Re: Installing Linux on Windows dual boot machine
From: imotgm (imotgm_REM_at_invalid-yahoo.com)
Date: Sat, 16 Apr 2005 15:57:29 GMT
On Fri, 15 Apr 2005 23:10:42 -0400, xModem wrote:
> Whew! Thanks a bunch for the great explanations. Lots of good information to
> peruse. Seems that it's a lot more hassle than I envisioned.
> Looks like it will be Method 2, if I decide to do this.
> I hate to ask you for more, but how should I partition the drive beyond XP on
> C:\? Ideally, should Linux be installed before my data partition, after it,
> or does it matter?
First let me say that moving XP has the main advantage that you don't have
to reinstall all your third party software. Whether that is a great
advantage depends on how much third party software you have.
A complete reinstall of XP has the advantage of getting rid or all the old
cruft that builds up over time, slowing down the OS. If you're comfortable
with the complete reinstall of your third party software, this will give
you the best overall performance, and is what I would do, as much as I
hate doing all the reboots etc. that this entails.
As to the partitioning beyond C:\, that is almost a religious subject with
some people. Everyone has a different view, so I'll preface my answer by
saying my suggestions are based on what has been the most successful for
ME, after trying many alternatives.
I'm assuming that your final lay-out will be C:\ = Windows XP, D:\ =
shared storage of data, and a Linux installation; You'll note that I do
not call the Linux installation E:\, because that is a Windows term, and
Windows will not see the Linux installation at all. If, for some reason,
you want an additional partition to isolate something specific, allow for
Windows, by design, likes to be on the only primary partition, marked as
active, with any other partitions being logical partitions on an extended
partition. Every hard drive comes with a disk, floppy or CD, that has a
partitioning tool that defaults to this behavior.
Linux doesn't care where it is installed, and will treat the space that
it is allowed as virtually a separate hard drive unto itself, and will sub
partition that area as it needs, and/or as you request.
To keep Windows happy, on any drive that will have both Windows and Linux,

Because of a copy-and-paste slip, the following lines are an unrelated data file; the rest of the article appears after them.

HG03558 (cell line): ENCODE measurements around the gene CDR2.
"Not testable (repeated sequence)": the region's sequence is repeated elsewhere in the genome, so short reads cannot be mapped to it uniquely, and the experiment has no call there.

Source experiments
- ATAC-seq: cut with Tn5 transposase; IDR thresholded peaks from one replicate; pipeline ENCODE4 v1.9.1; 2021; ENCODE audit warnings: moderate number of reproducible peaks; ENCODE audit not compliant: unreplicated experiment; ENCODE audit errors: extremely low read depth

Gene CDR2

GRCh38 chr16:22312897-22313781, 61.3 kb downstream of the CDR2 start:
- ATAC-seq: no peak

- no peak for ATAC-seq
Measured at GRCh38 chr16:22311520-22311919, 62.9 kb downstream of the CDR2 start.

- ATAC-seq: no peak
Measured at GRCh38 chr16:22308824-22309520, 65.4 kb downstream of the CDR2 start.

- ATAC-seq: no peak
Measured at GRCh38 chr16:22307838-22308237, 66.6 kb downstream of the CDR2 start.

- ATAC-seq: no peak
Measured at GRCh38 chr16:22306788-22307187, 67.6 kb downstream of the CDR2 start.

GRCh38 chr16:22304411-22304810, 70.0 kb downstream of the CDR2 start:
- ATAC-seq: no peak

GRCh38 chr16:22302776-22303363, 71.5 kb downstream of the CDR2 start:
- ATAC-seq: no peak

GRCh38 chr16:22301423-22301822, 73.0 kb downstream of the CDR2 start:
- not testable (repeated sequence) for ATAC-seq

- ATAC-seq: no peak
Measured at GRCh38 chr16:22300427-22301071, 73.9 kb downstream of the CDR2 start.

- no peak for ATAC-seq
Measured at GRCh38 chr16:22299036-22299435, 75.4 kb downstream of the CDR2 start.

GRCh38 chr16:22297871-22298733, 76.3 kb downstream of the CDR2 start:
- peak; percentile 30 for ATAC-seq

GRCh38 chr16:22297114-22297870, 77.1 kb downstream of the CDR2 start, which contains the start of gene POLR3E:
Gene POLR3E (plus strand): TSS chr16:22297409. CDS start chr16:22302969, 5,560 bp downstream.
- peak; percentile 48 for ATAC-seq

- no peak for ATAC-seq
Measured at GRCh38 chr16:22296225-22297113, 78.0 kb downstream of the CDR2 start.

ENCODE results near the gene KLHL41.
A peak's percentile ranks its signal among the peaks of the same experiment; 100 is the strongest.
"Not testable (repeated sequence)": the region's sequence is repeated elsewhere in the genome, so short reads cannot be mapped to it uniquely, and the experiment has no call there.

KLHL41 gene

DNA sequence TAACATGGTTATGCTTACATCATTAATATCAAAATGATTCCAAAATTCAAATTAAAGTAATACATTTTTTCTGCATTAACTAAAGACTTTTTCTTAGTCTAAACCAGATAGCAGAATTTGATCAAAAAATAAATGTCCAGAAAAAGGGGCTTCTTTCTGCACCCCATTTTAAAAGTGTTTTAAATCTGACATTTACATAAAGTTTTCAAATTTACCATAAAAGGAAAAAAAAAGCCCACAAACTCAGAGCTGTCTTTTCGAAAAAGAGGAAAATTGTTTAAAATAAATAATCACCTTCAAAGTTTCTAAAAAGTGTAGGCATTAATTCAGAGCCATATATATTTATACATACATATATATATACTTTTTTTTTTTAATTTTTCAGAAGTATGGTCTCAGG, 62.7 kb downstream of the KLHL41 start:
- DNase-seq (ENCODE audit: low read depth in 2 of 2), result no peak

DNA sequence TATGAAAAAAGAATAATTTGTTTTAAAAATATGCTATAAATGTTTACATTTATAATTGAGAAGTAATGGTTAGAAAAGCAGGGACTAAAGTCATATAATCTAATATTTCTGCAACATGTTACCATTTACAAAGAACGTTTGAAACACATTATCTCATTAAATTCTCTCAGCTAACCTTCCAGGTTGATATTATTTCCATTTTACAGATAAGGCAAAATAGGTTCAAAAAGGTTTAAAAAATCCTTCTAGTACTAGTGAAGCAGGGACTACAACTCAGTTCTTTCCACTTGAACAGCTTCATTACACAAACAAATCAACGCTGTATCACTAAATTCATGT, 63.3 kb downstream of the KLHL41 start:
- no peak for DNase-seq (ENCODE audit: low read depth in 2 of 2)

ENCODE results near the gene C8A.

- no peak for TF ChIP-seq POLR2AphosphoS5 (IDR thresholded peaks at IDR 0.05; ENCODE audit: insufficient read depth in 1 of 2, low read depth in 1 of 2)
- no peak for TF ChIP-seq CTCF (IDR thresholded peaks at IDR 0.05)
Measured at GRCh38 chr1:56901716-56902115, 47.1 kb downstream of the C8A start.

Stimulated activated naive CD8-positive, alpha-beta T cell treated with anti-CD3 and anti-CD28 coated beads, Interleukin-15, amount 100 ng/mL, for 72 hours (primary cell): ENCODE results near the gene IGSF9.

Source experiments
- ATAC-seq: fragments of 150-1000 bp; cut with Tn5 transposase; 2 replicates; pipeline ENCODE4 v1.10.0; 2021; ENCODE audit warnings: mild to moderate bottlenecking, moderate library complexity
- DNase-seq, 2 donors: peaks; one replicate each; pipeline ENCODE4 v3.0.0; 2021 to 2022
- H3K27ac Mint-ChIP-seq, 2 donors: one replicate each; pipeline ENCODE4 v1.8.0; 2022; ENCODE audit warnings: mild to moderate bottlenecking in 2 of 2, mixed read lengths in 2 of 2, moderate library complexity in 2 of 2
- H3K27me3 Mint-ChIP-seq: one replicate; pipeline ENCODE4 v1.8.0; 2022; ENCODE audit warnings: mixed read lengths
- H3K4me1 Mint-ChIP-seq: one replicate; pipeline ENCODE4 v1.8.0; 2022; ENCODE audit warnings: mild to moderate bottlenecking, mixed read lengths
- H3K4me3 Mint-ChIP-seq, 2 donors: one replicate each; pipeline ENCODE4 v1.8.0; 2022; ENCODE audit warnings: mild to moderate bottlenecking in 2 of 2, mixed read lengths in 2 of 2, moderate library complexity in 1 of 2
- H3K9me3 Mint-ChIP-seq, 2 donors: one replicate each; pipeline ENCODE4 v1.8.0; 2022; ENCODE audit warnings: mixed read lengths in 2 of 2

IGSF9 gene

I let the mfg's partitioning tool create three partitions, of sizes I
manually choose. By default, these will all be formatted as fat32.
While it shouldn't make any difference, I have had problems with
Windows when I put Linux between two Windows partitions, but have never
had problems if I leave all the Windows partitions grouped together. That
said, Linux gets the last of the three original partitions. As I've
already said, I'd give your Linux 6GB, to allow room to play with
different Linux apps.
<Linux religious message> :-)
You don't put a long distance runner in a 10 ft square room, and ask him
to show his stuff; he'll look foolish, and you'll be disappointed with his
I, like you, wanted to just try Linux; play around with it, as my toy,
when I wasn't doing "real work" on Windows. I started with 5GB on a 15GB
drive. As I tried more apps, and saved the output therefrom, space got
short, while desire to try more apps grew; added a 20GB hard drive for
Linux only. Shortly thereafter, another 20GB hard drive, the biggest
available at the time, and a second Linux distro. Long story short, today
I have a dual boot Win98-Win2K 45GB drive, that I booted three times last
year, once to get an old document that was stored in a Windows only
proprietary format, and twice to reproduce a problem to help someone like
you. Linux on the other hand occupies 415GB on four drives and currently I
have nine different Linux distro's installed. I can't remember how long
it's been since I've actually used an application on Windows.
</Linux religious message>
Installing Windows you already know, so I won't go into that, just do it
first. When you get to the linux install, your partitions will look
Device Boot Start End Blocks Id System
/dev/hda1 * 1 934 7502323+ b W95 FAT32/NTFS
/dev/hda2 935 5605 37519807+ f W95 Ext'd (LBA)
/dev/hda5 935 1868 7502323+ b W95 FAT32
/dev/hda6 1869 2802 7502323+ b W95 FAT32
/dev/hda1 will be your XP, and either one of W95 FAT32 or NTFS depending
on which you choose when you installed XP. /dev/hda5 will be your D:\
When asked where to put Linux, choose /dev/hda6. As this will be your
first Linux, and you will either decide that it's not for you, or you need
something more serious, because you do like it, don't get fancy on the
partitioning. A swap partition and a / partition will do just fine. Make
the swap first, so that you can define the size, twice installed memory.
This will become /dev/hda6 when the installation is complete. Then create
/ using the rest of the space. This will be /dev/hda7 when the
installation is complete. Let the distro format / using whatever fs it
defaults to. Install lilo or grub, whichever the distro defaults to, in
the MBR, and you're done.
Reboot, and have fun. ;-D